Bending his elbow! (He's only crying because he was cranky. He gets this range in his elbow by himself).

Customized elbow splint.
Playing with the splint on.

Saturday, August 31, 2013

What's New?

You're all familiar with the saying "no news is good news," right? This certainly applies to Liam currently. Next week, we return for a routine check-up with his orthopedic doctor for the first time in 4 months! Why the exclamation? Well, it's pretty exciting that we have not needed to see this specialist for so long, considering the first 8 months of Liam's life meant weekly visits for cast changes and two separate surgical procedures to his ankles. We are all certainly blessed!

Liam isn't walking or standing on his own yet and we are still working on his mastering sitting upright unsupported. However, the stander, mentioned in the last post, has worked wonders in strengthening the muscles that will help him to stand.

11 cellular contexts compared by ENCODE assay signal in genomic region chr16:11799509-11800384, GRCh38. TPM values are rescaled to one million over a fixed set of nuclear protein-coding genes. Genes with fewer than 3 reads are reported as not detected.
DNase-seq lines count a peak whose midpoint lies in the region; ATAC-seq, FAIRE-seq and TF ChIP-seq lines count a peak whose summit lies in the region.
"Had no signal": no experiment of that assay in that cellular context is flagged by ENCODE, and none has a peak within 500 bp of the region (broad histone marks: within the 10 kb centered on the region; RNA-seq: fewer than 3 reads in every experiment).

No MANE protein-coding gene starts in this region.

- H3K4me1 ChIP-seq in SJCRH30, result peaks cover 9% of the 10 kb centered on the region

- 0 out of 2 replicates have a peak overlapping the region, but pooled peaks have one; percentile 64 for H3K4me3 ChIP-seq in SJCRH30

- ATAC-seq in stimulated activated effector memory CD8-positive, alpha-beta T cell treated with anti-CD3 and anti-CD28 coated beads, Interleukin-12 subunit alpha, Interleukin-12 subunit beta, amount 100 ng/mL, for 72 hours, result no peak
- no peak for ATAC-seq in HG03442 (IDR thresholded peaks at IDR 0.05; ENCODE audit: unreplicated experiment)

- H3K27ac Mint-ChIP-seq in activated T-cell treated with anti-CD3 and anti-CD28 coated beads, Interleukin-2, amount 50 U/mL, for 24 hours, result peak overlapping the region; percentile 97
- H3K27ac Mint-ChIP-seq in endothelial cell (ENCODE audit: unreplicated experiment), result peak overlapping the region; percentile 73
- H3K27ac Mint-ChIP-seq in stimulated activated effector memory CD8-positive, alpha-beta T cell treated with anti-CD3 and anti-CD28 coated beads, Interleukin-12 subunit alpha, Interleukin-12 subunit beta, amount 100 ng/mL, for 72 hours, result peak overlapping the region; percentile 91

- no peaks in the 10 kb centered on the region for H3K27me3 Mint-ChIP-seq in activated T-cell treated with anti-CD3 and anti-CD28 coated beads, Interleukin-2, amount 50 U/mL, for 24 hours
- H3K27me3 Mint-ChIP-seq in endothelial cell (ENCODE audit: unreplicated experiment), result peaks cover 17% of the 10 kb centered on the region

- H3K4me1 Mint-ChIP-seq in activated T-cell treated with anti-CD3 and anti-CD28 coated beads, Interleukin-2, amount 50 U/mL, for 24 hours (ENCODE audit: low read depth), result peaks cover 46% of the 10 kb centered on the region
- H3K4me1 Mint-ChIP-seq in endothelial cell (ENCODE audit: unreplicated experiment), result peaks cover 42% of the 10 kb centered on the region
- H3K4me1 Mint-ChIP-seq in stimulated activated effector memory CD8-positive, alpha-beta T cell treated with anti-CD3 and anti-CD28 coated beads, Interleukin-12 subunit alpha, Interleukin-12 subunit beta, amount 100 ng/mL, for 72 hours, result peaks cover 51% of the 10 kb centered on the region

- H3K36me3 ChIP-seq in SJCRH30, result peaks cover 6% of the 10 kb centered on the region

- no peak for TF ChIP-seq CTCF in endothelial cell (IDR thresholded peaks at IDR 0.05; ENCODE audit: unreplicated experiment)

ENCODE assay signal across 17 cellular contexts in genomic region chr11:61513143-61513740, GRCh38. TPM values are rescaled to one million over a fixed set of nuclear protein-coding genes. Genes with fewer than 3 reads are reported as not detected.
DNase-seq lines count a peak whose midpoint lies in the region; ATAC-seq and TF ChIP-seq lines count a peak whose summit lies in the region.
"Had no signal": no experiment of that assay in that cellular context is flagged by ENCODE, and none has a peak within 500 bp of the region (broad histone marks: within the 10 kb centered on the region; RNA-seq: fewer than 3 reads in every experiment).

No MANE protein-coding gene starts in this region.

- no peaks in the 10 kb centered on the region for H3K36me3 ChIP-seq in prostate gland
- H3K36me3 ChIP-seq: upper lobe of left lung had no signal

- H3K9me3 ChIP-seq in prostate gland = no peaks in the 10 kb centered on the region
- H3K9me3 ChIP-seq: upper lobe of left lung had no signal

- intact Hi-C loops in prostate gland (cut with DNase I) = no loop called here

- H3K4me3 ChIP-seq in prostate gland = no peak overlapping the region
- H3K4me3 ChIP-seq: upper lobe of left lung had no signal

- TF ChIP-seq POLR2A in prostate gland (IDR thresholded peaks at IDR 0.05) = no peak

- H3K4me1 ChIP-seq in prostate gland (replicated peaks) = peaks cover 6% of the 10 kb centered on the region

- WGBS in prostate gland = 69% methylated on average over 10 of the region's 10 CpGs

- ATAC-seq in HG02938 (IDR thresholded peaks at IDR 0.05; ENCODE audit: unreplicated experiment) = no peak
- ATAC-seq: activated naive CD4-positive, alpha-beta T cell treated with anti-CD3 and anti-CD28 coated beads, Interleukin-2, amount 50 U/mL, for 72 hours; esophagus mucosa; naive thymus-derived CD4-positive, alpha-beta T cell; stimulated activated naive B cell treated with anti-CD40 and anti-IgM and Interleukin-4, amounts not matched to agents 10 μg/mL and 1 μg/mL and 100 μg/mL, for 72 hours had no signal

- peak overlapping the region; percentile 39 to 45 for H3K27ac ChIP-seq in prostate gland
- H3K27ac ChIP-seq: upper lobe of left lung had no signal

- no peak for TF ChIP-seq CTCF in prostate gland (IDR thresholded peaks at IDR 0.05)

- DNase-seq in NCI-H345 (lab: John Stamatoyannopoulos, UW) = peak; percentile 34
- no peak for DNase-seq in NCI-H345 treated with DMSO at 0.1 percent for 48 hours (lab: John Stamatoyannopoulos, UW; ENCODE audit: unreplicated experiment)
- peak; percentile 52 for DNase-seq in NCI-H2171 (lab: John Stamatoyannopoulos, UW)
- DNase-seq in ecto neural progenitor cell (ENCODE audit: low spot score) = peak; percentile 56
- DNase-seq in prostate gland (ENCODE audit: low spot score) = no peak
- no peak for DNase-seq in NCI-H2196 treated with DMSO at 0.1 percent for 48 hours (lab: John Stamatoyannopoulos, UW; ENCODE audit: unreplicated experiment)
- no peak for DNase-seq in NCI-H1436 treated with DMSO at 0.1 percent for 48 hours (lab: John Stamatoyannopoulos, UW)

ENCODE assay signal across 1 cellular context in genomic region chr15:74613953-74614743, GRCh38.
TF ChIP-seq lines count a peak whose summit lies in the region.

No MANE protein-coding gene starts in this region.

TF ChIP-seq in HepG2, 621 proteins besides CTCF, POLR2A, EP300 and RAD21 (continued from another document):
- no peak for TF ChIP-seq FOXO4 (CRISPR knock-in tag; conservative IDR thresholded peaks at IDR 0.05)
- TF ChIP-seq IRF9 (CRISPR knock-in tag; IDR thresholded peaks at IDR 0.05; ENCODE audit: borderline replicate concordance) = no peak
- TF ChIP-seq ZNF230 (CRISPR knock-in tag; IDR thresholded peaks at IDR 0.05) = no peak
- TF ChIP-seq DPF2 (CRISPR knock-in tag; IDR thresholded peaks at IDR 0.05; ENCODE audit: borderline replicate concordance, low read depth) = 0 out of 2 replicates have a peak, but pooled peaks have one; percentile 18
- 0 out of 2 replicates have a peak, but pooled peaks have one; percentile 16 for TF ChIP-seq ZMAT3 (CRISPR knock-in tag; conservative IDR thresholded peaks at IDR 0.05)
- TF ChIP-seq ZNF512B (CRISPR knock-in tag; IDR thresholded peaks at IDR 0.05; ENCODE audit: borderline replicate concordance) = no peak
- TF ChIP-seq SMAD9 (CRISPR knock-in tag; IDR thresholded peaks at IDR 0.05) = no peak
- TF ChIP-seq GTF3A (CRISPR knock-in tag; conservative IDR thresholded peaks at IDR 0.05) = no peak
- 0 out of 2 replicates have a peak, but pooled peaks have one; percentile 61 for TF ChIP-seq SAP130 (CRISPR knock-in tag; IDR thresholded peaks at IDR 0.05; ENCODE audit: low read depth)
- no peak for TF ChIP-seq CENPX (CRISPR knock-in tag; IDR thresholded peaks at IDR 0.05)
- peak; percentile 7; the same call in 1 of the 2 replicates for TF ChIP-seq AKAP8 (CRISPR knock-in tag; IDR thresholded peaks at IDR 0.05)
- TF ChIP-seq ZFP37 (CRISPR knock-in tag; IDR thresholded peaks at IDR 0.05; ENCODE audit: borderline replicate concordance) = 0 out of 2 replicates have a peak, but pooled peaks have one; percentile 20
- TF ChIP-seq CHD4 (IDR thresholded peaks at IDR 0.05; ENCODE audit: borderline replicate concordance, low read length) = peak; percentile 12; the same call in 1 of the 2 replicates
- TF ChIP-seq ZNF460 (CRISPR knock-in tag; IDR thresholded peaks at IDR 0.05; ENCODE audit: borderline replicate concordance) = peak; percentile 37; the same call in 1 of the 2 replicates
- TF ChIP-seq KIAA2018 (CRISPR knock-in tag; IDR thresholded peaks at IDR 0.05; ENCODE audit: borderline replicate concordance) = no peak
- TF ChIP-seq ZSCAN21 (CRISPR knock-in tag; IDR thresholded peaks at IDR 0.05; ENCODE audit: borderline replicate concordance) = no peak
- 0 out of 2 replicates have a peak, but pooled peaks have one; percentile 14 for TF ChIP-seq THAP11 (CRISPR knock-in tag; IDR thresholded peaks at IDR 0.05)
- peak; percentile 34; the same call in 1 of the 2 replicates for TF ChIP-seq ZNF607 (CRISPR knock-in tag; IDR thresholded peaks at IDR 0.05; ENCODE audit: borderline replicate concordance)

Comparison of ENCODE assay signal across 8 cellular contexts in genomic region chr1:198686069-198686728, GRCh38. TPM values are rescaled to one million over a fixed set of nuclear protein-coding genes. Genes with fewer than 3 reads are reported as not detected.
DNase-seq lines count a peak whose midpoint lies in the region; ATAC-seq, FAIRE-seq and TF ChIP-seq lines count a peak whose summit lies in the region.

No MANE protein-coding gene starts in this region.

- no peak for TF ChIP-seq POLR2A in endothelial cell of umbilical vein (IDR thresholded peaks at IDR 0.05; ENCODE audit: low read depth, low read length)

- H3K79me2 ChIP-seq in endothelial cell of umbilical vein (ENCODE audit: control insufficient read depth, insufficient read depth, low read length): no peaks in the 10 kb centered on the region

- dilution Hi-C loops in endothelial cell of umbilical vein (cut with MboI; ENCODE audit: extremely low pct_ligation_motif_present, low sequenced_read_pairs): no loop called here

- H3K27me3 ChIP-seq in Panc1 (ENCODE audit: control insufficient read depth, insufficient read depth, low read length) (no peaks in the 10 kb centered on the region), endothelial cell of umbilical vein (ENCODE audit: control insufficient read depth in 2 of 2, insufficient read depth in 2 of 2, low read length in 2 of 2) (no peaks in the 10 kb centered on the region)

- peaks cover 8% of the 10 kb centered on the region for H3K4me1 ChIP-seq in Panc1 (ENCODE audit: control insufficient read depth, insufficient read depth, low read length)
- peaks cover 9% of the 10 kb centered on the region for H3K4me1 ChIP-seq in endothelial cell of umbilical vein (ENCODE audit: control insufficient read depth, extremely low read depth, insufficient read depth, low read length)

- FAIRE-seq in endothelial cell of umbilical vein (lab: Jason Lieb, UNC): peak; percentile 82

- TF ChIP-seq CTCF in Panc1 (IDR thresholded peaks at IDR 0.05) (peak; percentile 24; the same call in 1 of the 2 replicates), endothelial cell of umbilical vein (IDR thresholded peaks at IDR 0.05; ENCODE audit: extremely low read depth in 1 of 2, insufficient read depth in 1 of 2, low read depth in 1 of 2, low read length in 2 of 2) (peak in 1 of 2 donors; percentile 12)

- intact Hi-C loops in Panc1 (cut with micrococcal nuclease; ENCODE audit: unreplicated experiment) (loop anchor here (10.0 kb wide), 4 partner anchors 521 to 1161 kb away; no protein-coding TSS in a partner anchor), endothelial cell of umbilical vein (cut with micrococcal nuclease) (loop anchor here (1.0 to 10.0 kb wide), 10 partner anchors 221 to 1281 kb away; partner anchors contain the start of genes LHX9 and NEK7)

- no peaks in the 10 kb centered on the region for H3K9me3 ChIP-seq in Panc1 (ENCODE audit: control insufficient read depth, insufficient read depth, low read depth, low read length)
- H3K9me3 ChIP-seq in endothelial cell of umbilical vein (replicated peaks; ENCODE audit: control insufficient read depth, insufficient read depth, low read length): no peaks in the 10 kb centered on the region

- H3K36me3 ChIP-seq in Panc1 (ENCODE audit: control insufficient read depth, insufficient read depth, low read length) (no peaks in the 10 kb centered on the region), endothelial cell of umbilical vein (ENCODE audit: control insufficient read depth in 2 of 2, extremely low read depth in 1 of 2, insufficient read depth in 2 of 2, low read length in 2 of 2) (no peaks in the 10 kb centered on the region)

Initially during therapy, Liam's physical therapist would stand him up supported against a couch or ottoman and try to help him strengthen his leg muscles in that way, but Liam would just scream and cry. After three 15-minute sessions in the stander, we tried standing him up against the ottoman again and he instinctively pressed his heels into the ground and stood (with support) tall and proud as though this was what he was born to do. The stander has also helped him to enjoy his ExerSaucer more than ever, giving him more strength in his knees and ankles to bounce around.


Also, so as not to leave anything out, Liam's arms and hands are still making good progress. He uses them more than ever to play with his toys and reach for things that catch his interest. Lately we've noticed him bending his elbows when he presses his hands against our arms. Where there's a will, there's a way!


Wednesday, July 31, 2013

Making Steps Toward the First Step

Our big boy turned one this month. Though I wrote a letter to him for his first birthday expressing my pride in him, I still find it difficult to sufficiently put it into words. He is a hard worker. He doesn't like doctors and therapists messing with him and making him do things with his body that feel uncomfortable to him. But I think on some level he really does understand that he is deriving benefit from everything he has gone through because he tends to maintain a tolerance that I find myself envying.